The Brea(d)th of America

Speak Out! Listen! Reflect! Learn!

You are invited to participate in an Open Mic to be held on the Shirley Chisholm Circle in Brower Park

Date: May 21, 2017
Location: Brower Park, Crown Heights, Brooklyn (Park Place and Kingston Avenue), New York
Time: 12 Noon to 4 PM 
Refreshments and Entertainment

On May 21, 1969, Shirley Chisholm introduced the Equal Rights Amendment to Congress. The Bill was passed by Congress. Unfortunately, only 35 states of the 38 states (3/4) required to amend the U.S. Constitution approved the Equal Rights Amendment. Alabama, Arizona, Arkansas, Florida, Georgia, Illinois, Louisiana, Mississippi, Missouri, Nevada, North Carolina, Oklahoma, South Carolina, Utah, and Virginia did not vote to ratify the amendment. Would the Equal Rights Amendment be ratified today?

The Brea(d)th of America is an opportunity for our community to share our individual perspectives, experiences and understandings about the “American Dream:” What makes, would make America great? Listen to the American story through the lens of our individual experiences? What future(s) do you see? Krista Tippett writes in “On Becoming Wise”: “I can disagree with your opinion, it turns out, but I can’t disagree with your experience. And once I have a sense of your experience, you and I are in relationship, acknowledging the complexity in each other’s position, listening less guardedly. The difference in our opinions will probably remain intact, but it no longer defines what is possible between us.”


It is an opportunity to experience and explore the rich human fabric of our American experiences. How are the local, national and global challenges in today’s political, cultural, and economic climate affecting you?

It is an opportunity to share the rich diversity of our dreams. And to engage in an open conversation that can lead to the fulfillment of the 18th century American attempt of “We the People”. Let’s try to follow Frances Kissling’s approach to facilitating conversation, “The pressure of coming to agreement works against really understanding each other…approach others positively and with enthusiasm for difference is absolutely critical to any change. More importantly, you’ve got to approach differences with this notion that there is good in the other. That it.”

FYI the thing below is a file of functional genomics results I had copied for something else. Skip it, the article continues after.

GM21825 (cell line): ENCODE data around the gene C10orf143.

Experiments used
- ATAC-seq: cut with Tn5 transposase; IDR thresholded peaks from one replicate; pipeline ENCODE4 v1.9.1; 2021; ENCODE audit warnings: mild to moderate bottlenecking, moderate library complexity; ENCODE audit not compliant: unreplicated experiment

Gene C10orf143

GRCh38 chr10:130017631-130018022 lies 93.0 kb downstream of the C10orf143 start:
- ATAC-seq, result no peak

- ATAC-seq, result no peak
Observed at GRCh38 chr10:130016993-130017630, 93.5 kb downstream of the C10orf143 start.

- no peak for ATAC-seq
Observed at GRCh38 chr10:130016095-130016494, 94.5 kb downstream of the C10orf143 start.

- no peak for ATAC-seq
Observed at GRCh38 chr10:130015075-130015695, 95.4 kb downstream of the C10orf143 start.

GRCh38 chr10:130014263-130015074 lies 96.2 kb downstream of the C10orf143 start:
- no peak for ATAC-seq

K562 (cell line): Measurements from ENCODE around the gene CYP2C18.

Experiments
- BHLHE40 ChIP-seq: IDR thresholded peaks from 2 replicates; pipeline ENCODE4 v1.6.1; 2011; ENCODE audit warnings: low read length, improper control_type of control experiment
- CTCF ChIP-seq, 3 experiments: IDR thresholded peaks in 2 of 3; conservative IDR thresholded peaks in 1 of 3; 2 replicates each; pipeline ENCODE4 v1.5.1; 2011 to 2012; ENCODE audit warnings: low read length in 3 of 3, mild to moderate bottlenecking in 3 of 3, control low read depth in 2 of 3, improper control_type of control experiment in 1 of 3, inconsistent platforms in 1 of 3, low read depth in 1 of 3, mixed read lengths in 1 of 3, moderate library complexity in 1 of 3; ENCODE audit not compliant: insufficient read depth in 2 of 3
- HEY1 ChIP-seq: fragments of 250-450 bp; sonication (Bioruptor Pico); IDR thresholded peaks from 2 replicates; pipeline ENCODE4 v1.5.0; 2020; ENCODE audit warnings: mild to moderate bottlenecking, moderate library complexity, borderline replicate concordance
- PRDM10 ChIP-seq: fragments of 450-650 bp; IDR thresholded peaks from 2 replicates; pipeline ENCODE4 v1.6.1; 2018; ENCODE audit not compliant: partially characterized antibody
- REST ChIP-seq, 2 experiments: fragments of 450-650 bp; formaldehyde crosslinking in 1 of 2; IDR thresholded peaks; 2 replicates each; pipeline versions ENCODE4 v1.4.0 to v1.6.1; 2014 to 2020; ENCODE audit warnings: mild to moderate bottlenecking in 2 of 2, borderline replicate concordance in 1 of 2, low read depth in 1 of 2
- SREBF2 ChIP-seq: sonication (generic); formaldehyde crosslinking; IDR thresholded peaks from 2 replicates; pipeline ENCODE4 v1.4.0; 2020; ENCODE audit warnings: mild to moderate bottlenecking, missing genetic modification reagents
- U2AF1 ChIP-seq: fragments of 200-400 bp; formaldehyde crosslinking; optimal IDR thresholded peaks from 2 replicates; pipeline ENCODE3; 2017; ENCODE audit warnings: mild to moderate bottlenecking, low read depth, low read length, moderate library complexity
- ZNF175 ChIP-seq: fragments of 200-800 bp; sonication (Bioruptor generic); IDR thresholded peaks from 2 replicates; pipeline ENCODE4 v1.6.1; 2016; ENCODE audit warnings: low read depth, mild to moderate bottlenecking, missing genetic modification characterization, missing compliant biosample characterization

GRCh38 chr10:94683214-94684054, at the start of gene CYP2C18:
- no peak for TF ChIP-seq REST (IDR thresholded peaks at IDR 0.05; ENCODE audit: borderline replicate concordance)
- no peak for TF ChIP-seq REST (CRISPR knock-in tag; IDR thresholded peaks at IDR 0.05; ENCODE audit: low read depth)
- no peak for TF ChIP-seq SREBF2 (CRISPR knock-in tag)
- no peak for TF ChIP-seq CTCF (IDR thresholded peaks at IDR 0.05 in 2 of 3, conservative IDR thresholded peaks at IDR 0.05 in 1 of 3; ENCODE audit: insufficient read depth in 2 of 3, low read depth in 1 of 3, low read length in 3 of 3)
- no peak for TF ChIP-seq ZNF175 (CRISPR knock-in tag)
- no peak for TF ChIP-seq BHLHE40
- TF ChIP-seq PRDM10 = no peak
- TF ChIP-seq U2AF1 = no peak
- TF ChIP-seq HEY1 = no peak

Add your voice to the discussion. Listen to the myriad of perspectives and life experiences of your neighbors. This is not an opportunity to make political speeches or proselytize. Demeaning language and stereotypical labeling of others in our American community will not be accepted. Be thoughtful, logical, and fair. Use researched and verifiable facts if you are presenting an original work. Let the facts express your values and point of view. You may choose to read an excerpt from an existing work that has affected your views and approach toward your life. Apply the same rules of fairness.


Express your views in your favorite form…

If you are a writer use your favorite form e.g. short story, essay, commentary, poem, play, argument, etcetera. If you prefer visual express1ion e.g. photo essay, graphic expression, drawing, painting, video, etcetera. Those of you who love music and dance sing, dance, play your instrument. All works will be displayed in the Brea(d)th of America website gallery. We ask that you limit your remarks to 5 minutes or less to maximize access to the Mic.


What follows is a list of resource materials (that can only be incomplete) to help you compose your ideas. You are welcome to suggest additions to this list by emailing us at Please put “Resource List” in the subject line.

Historical and Contemporary Points of View

United States Constitutional Documents

United States Civil and Equal Rights

  • I Have a Dream speech, Martin Luther King
  • Shirley Chisholm’s Speech introducing the Equal Rights Amendment to Congress
  • The Equal Rights Amendment